Across the Lower Mainland, especially Richmond and Vancouver's west side, mainland Chinese buyers and immigrants are becoming a major part of the market, in some cases competing with each other through multiple offers.

But the phenomenon is starting to spread to other areas including Burnaby, West Vancouver, White Rock and beyond.

"We predict that this will be a dominant trend for a long time," Scott Brown, senior vicepresident, Western Canada for Colliers International residential marketing, said in an interview. "Some of the most expensive [Vancouver] real estate is only being marketed to Chinese buyers. And Vancouver and Toronto are very popular."

According to a report on new multi-family home sales in the Lower Mainland by Colliers, which recently opened a dedicated office in Shanghai to deal with the increasing demand, a total of 2,711 new multi-family units were sold in the region in the fourth quarter of 2010, making it the most active quarter of the past year.

"As in each quarter in 2010, the health of the market is expected to continue to be positively impacted by increasing Asian immigrant and investment demand," the report, prepared by Colliers and Urban Analytics, concluded.

Scott said the expected offshore demand will continue to be "the dominant story in 2011 that it was in every quarter of 2010 especially in Vancouver-west, Metrotown and Richmond."

The demand for Vancouver properties appears to be fuelled by many factors -including, ironically, a crackdown on property purchases in mainland China that may be moving much of that investment overseas, particularly to Canada.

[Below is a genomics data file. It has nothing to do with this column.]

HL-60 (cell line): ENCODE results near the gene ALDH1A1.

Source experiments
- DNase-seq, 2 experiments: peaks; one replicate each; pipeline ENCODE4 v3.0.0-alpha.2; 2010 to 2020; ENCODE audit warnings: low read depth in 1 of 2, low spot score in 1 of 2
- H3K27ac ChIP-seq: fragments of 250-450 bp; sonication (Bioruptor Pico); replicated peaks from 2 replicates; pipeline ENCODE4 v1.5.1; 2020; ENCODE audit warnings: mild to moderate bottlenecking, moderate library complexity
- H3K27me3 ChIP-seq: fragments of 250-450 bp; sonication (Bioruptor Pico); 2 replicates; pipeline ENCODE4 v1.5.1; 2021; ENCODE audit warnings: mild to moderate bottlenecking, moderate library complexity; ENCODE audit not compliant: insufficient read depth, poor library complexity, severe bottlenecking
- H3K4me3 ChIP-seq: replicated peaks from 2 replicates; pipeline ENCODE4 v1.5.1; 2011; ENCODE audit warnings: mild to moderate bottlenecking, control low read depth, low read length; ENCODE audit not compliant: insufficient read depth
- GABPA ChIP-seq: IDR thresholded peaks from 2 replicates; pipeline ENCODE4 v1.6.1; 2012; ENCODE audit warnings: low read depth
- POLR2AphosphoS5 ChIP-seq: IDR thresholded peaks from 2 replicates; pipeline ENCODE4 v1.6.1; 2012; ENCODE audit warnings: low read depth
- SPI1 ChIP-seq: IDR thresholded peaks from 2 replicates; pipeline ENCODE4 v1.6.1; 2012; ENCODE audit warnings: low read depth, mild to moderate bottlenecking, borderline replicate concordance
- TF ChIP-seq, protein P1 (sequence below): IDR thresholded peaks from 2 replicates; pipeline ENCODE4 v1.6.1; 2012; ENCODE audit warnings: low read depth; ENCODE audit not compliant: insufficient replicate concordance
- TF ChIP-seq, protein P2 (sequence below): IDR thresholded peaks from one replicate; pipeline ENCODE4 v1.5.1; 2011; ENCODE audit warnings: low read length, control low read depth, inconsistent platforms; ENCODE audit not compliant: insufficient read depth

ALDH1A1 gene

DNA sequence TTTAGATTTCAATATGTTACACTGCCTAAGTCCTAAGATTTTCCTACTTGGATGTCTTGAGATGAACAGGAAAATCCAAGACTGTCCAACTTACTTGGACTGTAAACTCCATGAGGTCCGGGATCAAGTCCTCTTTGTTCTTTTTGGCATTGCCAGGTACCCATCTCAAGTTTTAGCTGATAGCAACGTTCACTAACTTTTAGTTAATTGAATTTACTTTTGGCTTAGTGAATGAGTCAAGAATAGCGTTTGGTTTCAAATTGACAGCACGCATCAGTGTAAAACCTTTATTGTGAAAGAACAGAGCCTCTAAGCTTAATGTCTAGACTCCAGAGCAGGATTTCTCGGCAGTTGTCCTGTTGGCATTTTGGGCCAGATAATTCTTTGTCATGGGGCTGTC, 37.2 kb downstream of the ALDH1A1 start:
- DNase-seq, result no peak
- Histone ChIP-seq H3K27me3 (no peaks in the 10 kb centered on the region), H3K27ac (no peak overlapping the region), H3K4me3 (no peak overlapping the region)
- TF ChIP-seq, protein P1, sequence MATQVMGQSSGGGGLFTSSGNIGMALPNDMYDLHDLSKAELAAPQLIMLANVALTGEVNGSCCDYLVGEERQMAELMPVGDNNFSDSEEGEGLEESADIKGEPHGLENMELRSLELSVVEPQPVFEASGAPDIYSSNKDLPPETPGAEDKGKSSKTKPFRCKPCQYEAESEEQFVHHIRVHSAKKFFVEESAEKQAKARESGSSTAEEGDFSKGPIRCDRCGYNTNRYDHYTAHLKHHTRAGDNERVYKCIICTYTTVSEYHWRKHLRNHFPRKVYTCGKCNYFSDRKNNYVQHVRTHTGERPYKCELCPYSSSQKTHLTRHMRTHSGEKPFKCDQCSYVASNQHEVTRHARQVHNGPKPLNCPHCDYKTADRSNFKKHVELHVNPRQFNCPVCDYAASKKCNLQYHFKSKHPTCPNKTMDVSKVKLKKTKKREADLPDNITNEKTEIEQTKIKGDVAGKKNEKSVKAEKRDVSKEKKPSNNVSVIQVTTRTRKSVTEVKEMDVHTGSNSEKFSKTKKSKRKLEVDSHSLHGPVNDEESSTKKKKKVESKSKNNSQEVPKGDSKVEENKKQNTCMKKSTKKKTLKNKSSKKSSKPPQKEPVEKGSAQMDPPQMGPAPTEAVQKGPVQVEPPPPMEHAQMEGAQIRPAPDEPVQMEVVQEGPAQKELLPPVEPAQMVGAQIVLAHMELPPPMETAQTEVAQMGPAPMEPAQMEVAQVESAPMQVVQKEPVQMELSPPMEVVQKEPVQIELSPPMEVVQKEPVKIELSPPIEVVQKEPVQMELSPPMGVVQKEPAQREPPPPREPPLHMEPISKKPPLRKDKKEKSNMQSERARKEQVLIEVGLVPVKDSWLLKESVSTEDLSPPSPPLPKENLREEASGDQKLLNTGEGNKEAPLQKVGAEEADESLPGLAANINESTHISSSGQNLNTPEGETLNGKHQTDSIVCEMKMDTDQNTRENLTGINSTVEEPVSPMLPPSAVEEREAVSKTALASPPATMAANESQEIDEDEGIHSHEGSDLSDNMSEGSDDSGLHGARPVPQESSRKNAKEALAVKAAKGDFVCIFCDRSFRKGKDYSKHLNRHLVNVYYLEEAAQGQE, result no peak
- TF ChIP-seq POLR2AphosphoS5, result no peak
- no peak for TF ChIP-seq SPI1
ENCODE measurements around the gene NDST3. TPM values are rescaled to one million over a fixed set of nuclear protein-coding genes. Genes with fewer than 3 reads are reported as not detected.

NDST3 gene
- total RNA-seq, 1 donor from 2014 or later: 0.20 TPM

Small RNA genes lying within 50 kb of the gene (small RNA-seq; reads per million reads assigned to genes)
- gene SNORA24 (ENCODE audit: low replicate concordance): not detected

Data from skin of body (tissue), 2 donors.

Local real estate companies are tapping into the demand, which realtors say is also partly fuelled by an easing of travel restrictions by China with the granting of approved destination status to Canada.

As well, local Vancouver area Chinese-language newspapers are being used by realtors and agents to specifically target mainland Chinese buyers, citing Canada and Vancouver's stability and strong local real estate returns.

A recent report in the China Daily, a state-run publication based in Beijing, said Canada was "the most popular choice" for overseas investors while "growing restrictions on property purchases in major Chinese cities [are driving] the country's nouveau riche to look overseas for investment opportunities."

The newspaper noted that most overseas property purchases are motivated by a combination of factors including immigration, education and investment, with Canada, Australia and the U.K. topping the list of destinations.

The China Daily report also said buyers from the Chinese mainland represent between 40 and 50 per cent of the current market for pre-sale projects in Vancouver.

But China's effort to cool an overheating market is just one reason investment is pouring into Canada.

Brown believes there are many factors, especially Canada's image as a great country to live in and a safe place to invest money. "There's no one easy answer, but one of the main drivers is [they] believe that having their children educated in Canada [is good]. The other driver is that Vancouver is a beautiful, livable city and they want to buy their own piece of it."